In a 1948 speech to the House of Commons, Winston Churchill once boomed: “We must always look forward, but we have to understand our history in order to not repeat the mistakes of the past. I have seen too many instances where people continue to pursue wrong courses of action because they do not take the time to think critically.”
Some restless fans at Anfield might just agree with such wisdom from one of England’s great wartime tactical leaders. Churchill also said: “History is written by the victors.” No wonder Gareth Southgate pined for the oratory of the cigar-chomping statesman when the Three Lions were losing to Brazil in the 2002 World Cup. Instead, the dressing room only had the soft Swedish umlauts of Sven Goran-Erikson to stir the troops.
Booming oratory is not a problem for Herr Klopp, but victory is something that has been largely evasive since his players came back from their first national service of the season in September – the Reds have won just three of their last 11 games in all competitions.
The German also seems rather concerned with the context of history after last month’s 125th anniversary of the club appeared to be a burden rather than a motivation.
“If you look at the 125 years of Liverpool, then you can see the problem. Nobody knows when it was worse, only when it was better,” remarked the 50-year-old after Burnley had become the latest team to expose the cracks in the home guard.
Even after the relief of a 3-0 win over Huddersfield at the weekend, which brought a traumatic two months to a soothing end, Klopp was at it again, saying: “The moment things don’t work out, we get compared with the past.”
Patience and perspective are needed but we are living in a different age where time is an enemy, not a step to progress.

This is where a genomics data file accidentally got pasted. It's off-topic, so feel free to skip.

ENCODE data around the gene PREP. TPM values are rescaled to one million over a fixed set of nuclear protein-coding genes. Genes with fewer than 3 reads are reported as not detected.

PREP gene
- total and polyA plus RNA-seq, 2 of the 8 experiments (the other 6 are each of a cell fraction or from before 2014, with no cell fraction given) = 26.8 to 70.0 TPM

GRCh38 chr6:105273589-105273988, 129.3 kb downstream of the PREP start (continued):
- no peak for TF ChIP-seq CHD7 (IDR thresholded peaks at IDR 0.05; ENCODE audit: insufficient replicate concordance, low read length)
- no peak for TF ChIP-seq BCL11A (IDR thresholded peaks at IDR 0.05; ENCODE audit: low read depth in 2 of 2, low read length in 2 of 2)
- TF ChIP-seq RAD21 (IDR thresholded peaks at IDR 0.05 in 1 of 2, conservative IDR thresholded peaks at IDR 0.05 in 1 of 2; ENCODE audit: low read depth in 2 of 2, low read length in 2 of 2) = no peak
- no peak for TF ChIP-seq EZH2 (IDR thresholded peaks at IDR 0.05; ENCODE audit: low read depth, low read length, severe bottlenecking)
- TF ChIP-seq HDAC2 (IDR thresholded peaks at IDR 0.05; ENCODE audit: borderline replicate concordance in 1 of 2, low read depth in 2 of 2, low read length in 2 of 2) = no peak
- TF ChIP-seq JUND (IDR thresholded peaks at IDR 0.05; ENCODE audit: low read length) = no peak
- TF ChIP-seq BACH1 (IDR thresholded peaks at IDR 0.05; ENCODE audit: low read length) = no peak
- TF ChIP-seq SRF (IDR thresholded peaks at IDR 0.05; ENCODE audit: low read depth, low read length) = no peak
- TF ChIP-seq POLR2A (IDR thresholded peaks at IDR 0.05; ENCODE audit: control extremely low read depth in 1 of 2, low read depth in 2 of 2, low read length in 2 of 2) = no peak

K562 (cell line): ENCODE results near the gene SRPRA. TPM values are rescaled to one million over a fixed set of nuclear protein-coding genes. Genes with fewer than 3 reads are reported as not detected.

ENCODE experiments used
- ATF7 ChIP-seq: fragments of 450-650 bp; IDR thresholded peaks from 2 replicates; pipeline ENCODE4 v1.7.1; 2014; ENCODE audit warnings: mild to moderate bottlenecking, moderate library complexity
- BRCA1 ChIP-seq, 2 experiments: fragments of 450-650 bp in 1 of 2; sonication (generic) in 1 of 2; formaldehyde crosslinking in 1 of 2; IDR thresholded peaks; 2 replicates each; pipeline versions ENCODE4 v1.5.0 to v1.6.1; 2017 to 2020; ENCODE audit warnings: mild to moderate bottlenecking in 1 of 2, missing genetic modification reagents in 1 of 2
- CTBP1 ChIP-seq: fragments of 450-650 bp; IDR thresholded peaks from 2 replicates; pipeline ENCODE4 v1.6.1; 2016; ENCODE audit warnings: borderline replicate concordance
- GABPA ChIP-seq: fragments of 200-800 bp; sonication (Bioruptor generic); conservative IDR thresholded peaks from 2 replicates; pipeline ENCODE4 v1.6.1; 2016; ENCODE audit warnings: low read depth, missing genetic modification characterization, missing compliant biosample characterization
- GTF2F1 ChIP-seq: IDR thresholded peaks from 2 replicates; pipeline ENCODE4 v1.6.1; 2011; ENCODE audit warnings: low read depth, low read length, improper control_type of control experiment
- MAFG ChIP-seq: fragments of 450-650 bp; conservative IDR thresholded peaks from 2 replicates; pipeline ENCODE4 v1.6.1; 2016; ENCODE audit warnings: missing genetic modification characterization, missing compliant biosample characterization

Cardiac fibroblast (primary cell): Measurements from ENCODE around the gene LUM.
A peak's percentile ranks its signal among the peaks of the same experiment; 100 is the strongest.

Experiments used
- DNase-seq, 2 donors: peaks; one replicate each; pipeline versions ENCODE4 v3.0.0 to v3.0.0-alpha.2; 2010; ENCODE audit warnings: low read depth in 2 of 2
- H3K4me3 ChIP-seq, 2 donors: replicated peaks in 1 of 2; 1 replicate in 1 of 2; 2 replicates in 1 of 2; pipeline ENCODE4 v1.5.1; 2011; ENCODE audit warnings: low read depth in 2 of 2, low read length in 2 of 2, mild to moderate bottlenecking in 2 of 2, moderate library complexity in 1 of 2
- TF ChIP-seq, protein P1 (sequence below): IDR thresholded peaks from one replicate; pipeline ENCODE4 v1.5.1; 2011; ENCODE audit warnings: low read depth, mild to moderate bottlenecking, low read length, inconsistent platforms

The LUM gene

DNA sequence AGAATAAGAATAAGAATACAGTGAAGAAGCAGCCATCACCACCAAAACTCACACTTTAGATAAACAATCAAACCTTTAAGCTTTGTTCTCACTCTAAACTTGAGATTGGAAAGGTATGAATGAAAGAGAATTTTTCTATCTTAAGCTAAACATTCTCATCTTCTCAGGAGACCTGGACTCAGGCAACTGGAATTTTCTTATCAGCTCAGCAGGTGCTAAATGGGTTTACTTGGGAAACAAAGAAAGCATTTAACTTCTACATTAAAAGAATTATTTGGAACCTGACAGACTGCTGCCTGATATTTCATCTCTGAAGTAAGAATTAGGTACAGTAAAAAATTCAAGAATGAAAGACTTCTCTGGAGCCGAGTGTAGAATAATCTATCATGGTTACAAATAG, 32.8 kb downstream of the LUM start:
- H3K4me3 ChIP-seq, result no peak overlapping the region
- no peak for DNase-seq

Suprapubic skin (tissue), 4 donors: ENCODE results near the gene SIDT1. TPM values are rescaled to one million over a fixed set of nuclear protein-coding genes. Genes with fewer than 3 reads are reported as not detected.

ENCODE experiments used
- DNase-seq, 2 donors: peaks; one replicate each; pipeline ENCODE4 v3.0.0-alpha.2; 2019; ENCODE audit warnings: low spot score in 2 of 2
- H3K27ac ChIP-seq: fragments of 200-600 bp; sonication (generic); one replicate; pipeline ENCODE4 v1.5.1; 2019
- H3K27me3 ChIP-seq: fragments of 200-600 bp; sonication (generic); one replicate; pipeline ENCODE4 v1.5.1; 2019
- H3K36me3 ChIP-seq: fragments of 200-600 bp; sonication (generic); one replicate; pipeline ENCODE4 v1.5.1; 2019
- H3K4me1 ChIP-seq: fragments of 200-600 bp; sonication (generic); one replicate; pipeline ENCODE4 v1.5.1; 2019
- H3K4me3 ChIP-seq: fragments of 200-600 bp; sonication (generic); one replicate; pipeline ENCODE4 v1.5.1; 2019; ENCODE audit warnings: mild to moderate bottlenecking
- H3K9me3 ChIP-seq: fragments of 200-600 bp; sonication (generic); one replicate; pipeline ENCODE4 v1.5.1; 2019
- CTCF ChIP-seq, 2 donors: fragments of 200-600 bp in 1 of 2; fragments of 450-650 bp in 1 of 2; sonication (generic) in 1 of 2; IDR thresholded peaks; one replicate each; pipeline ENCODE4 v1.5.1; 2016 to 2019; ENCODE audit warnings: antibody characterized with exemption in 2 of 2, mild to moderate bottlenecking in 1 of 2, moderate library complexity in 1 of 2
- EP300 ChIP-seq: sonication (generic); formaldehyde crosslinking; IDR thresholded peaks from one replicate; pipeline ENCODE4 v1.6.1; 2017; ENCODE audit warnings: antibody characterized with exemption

When Bill Shankly took over the reins in 1959, the Reds languished in the old Second Division. The Great Scot knew what had to be done after one sitting: “After only one match I knew that the team as a whole was not good enough. I made up my mind that we needed strengthening through the middle, a goalkeeper and a centre half who between them could stop goals, and somebody up front to create goals and score them.” There is a chilling sense of history coming alive to haunt the club in those comments, as if Shanks has turned in his grave one too many times over the lack of pragmatism. After all, Dejan Lovren WAS going to play on Saturday, until pulling up n the warm-up.
The former Dortmund manager is right in some ways to point to the ghosts. Shankly hung his pennant on the pole for the next in line when he proclaimed: “This club exists to win trophies.” That is the barometer for the next guy. One minute, Brendan Rodgers was the man who was going to deliver Liverpool’s first title in 24 years, the next he was the only Anfield boss since the 1950s to win no silverware within the first three. Whisper it, but Klopp has just started his third year with the club…
The Shankly ideology was one of setting out to change a once-great club through people power, something that Klopp managed brilliantly when he took over an ailing Dortmund in 2008. Anfield can rock to heavy metal football alright and has had its moments under the Teutonic conductor. However, it can’t hold a candle to the Yellow Wall whose soundtrack to Klopp’s sonic boom approach was both confident in its ideology and purpose.
At the moment, there is some static between the Kop and the manager: “Everybody feels a little bit of this pressure. It is always there when we don’t score the first goal. I think you can feel it in the stadium, it’s ‘ooh, we didn’t do it’. We have to do it again, again, again.” If that is history, then it is understandably fresh in the minds of those who have often seen 25 shots leading to nothing in the scorebook.
In 2012, under King Kenny’s second coming, the Reds hit the woodwork 33 times in the EPL. In his first four months at the club, Klopp’s Liverpool were the most profligate team in the Premier League. So far this season, they are only behind Manchester City in terms of shots, but 12 points behind in real terms.
“When I left Dortmund I said it’s not important what people think when you come in, but what they think when you leave.” After 24 months in the hot seat, there’s no sign that the Panzer general is looking at an exit but when he does, he must hope that he will leave the people wanting more.